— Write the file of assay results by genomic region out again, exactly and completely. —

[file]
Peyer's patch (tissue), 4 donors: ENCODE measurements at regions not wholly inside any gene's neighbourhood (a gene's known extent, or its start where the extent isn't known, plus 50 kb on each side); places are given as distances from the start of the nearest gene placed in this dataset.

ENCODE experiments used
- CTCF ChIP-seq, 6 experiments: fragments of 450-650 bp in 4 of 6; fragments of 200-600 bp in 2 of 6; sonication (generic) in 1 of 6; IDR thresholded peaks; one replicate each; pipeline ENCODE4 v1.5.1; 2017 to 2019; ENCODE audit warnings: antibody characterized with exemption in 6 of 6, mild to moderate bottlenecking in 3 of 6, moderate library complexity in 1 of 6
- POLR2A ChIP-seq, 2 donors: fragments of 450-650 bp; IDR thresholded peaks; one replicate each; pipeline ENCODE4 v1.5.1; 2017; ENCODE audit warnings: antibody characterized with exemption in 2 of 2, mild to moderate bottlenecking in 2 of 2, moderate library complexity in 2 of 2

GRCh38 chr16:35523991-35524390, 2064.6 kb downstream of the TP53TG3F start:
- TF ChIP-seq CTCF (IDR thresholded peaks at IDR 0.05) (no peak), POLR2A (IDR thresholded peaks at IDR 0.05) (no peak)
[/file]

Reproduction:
Peyer's patch (tissue), 4 donors: ENCODE measurements at regions not wholly inside any gene's neighbourhood (a gene's known extent, or its start where the extent isn't known, plus 50 kb on each side); places are given as distances from the start of the nearest gene placed in this dataset.

ENCODE experiments used
- CTCF ChIP-seq, 6 experiments: fragments of 450-650 bp in 4 of 6; fragments of 200-600 bp in 2 of 6; sonication (generic) in 1 of 6; IDR thresholded peaks; one replicate each; pipeline ENCODE4 v1.5.1; 2017 to 2019; ENCODE audit warnings: antibody characterized with exemption in 6 of 6, mild to moderate bottlenecking in 3 of 6, moderate library complexity in 1 of 6
- POLR2A ChIP-seq, 2 donors: fragments of 450-650 bp; IDR thresholded peaks; one replicate each; pipeline ENCODE4 v1.5.1; 2017; ENCODE audit warnings: antibody characterized with exemption in 2 of 2, mild to moderate bottlenecking in 2 of 2, moderate library complexity in 2 of 2

GRCh38 chr16:35523991-35524390, 2064.6 kb downstream of the TP53TG3F start:
- TF ChIP-seq CTCF (IDR thresholded peaks at IDR 0.05) (no peak), POLR2A (IDR thresholded peaks at IDR 0.05) (no peak)